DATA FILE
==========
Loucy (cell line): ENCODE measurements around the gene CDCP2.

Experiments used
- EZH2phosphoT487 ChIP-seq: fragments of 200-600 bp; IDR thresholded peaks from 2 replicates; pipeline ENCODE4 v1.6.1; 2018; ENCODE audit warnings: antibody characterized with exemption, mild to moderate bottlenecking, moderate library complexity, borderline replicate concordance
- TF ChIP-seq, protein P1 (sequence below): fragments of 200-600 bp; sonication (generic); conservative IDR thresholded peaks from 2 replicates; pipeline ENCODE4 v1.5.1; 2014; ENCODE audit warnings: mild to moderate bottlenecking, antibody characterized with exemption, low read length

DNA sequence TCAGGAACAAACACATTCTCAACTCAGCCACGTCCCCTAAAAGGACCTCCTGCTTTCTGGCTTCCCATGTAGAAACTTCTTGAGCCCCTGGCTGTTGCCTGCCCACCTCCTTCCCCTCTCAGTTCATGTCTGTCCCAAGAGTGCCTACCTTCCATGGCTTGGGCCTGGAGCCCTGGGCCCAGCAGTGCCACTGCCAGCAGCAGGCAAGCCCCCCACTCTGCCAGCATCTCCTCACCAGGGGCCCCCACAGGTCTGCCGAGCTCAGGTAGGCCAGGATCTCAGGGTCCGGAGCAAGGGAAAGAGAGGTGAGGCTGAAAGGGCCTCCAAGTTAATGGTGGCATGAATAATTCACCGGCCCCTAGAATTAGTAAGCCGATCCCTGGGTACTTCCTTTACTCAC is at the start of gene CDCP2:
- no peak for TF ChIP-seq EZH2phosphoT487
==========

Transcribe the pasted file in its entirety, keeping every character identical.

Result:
Loucy (cell line): ENCODE measurements around the gene CDCP2.

Experiments used
- EZH2phosphoT487 ChIP-seq: fragments of 200-600 bp; IDR thresholded peaks from 2 replicates; pipeline ENCODE4 v1.6.1; 2018; ENCODE audit warnings: antibody characterized with exemption, mild to moderate bottlenecking, moderate library complexity, borderline replicate concordance
- TF ChIP-seq, protein P1 (sequence below): fragments of 200-600 bp; sonication (generic); conservative IDR thresholded peaks from 2 replicates; pipeline ENCODE4 v1.5.1; 2014; ENCODE audit warnings: mild to moderate bottlenecking, antibody characterized with exemption, low read length

DNA sequence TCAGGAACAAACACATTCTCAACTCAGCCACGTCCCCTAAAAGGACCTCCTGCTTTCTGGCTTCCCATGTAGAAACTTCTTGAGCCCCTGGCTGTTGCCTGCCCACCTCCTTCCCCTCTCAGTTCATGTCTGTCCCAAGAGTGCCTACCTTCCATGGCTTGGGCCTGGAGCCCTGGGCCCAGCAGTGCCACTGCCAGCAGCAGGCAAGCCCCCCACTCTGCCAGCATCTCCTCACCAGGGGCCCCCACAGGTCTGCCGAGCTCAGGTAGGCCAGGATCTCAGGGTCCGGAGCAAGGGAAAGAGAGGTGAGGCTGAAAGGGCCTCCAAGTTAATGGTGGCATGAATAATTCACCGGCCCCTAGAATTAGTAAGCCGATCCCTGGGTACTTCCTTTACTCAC is at the start of gene CDCP2:
- no peak for TF ChIP-seq EZH2phosphoT487